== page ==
• Use the federal government’s vaccine website Vaccines.gov to search for vaccination sites by zip code. Get the same information by texting your zip code to 438829 or by calling 800-232-0233. You can also check with your primary physician’s office to see if COVID-19 vaccinations are being offered. If you are a veteran, the Department of Veterans Affairs is offering COVID-19 vaccinations at VA facilities. Sign up online or call 800-827-1000 to make an appointment.

Some vaccination sites ask for proof of identity or eligibility. Officials recommend that you bring a driver’s license or other state-issued ID that shows your name, age and state residency, and your health insurance card, if you have one. You will not be charged, but the vaccine provider may bill your insurer a fee for administering the vaccine.

Most residents and staff of Montana's long-term care facilities were offered first and second doses through a federal program that provided free on-site vaccinations in late 2020 and early 2021. The program has ended, but the federal government continues to allocate COVID-19 vaccines and boosters to pharmacies that are partnered with long-term care facilities to provide vaccinations, mainly on-site.  

Facilities that don’t have a pharmacy partner are encouraged to work with local or state health departments — or the federal government, if need be — to provide vaccinations. 

You should not have any out-of-pocket costs for getting the vaccine or a booster shot. AARP fought to make sure the federal government is covering the cost of the vaccine itself.

Scammers are purporting to offer COVID vaccines and treatments and trying to charge for them. AARP's Fraud Watch Network is tracking the latest scams.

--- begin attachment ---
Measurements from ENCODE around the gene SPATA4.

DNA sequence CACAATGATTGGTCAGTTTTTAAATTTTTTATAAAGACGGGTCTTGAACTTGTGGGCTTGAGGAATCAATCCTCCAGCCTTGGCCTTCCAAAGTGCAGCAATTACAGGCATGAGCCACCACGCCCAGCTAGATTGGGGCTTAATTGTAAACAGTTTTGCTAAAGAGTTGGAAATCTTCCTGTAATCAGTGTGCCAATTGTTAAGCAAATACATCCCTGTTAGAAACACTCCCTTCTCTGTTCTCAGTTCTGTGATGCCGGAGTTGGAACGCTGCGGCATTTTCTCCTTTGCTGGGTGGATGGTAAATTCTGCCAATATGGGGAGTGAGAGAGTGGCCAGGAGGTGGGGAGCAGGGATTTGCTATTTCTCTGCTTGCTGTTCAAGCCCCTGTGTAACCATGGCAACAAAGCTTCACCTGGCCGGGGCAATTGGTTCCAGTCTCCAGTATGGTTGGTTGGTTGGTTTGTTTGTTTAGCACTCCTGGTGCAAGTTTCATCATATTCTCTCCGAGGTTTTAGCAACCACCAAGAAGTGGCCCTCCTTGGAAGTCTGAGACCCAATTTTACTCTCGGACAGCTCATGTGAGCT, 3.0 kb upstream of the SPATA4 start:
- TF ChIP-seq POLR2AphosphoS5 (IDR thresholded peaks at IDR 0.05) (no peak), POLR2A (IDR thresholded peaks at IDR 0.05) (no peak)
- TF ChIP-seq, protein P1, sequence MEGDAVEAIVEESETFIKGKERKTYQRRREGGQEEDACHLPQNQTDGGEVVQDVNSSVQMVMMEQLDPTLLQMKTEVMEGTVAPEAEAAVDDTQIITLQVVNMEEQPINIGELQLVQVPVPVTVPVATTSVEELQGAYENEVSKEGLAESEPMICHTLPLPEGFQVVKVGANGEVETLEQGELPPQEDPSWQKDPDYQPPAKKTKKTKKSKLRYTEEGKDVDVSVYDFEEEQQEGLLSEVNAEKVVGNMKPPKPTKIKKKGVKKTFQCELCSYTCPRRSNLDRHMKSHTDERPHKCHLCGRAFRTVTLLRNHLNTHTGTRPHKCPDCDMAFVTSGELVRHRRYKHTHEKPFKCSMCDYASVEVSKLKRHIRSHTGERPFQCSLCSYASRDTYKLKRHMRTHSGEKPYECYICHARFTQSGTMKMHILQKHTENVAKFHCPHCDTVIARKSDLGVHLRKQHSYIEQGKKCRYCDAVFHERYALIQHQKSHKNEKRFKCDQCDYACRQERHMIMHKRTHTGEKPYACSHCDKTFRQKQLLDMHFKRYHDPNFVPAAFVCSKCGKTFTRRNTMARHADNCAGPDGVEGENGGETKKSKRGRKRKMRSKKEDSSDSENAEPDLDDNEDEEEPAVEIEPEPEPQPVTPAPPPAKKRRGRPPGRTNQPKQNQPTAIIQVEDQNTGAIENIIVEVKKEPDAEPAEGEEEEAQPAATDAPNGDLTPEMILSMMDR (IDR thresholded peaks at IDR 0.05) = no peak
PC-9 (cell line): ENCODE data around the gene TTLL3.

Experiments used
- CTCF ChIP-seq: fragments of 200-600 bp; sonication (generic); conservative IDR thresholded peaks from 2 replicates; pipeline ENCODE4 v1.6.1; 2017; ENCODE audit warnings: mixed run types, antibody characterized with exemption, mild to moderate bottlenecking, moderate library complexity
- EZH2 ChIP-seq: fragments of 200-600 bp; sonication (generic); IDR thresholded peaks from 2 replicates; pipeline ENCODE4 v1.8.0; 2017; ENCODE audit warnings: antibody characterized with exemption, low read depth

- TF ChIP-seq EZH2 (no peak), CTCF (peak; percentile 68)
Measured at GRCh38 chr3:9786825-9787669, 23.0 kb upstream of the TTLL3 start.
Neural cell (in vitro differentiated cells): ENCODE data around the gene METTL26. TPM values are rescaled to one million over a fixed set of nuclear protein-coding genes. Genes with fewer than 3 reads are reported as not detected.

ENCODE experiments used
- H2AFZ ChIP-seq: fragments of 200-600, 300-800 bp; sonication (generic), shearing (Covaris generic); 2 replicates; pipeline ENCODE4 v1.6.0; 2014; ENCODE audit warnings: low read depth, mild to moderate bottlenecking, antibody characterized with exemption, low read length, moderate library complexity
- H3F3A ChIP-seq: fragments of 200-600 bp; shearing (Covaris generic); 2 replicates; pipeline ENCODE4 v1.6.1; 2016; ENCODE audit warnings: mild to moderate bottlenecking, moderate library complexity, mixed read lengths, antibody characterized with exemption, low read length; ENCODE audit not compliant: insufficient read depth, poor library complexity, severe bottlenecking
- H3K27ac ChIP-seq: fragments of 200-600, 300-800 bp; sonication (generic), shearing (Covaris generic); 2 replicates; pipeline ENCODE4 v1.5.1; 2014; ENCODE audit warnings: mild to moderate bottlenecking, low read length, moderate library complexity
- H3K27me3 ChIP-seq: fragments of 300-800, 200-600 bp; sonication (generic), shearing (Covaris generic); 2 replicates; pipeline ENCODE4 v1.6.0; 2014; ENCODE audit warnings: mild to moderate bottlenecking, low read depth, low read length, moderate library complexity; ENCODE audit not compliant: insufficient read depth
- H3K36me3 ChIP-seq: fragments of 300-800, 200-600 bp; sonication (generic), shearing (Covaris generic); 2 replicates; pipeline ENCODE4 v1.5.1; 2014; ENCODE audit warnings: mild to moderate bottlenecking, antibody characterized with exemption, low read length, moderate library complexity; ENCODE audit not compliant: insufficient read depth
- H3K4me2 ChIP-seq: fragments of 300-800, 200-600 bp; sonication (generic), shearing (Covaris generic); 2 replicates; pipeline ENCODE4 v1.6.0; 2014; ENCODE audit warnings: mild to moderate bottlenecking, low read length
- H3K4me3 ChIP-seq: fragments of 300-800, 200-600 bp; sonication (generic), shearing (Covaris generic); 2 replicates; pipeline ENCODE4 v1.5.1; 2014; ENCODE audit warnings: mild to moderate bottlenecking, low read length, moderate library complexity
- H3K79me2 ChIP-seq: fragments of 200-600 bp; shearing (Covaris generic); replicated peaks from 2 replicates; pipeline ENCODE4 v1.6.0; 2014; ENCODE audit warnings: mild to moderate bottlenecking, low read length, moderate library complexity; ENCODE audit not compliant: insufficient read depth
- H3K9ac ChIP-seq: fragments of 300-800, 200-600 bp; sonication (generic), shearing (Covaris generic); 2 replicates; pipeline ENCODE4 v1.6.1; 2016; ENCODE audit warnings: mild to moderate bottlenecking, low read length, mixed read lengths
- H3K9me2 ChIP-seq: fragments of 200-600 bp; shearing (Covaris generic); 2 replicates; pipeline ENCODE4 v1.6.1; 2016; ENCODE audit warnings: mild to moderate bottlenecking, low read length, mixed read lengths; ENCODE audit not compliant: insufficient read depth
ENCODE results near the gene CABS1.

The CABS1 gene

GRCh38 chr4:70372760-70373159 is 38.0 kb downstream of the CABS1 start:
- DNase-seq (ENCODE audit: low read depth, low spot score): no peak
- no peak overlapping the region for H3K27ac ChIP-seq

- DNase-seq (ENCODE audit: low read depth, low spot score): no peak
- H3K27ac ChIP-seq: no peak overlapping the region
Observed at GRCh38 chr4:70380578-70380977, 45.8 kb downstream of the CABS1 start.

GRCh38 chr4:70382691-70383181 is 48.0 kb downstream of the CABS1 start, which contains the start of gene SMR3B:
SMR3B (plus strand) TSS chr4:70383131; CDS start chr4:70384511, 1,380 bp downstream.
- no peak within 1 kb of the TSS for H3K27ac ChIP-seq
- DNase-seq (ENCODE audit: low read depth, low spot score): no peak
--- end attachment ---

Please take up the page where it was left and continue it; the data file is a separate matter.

You should get a small white card at your vaccination appointment with your name, birth date, name of the vaccine you received and the date it was administered. If you receive the Pfizer, Moderna or Novavax vaccine, bring your card when you get your second shot.

You may need your vaccine card to schedule a third vaccine dose, for certain immunocompromised people, or a booster shot.  You may also need it for certain kinds of travel or other activities and may want to take a photo of it with your smartphone for your own records. But experts warn that posting a photo of your card to social media could make you vulnerable to identity theft

If you’ve lost your vaccine card, call the site where you were vaccinated to request a new one or a copy of your vaccination record. You can also contact your state health department to request a replacement card or a copy of your record. 

All vaccines reduce the risk of COVID-19 infections and are highly effective at preventing severe illness and death from the disease. But no vaccine is 100 percent effective, and infections can still occur post-vaccination.

This guide was updated on Dec. 13, 2022, with new information about the approval of omicron-specific boosters for young children.

This story is provided by AARP Montana. Visit the AARP Montana page for more news, events, and programs affecting retirement, health care, and more.

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Find information about getting a COVID-19 vaccine in your state. CDC information is available at cdc.gov/coronavirus; additional AARP information and resources are at aarp.org/coronavirus. En español, visite aarp.org/elcoronavirus.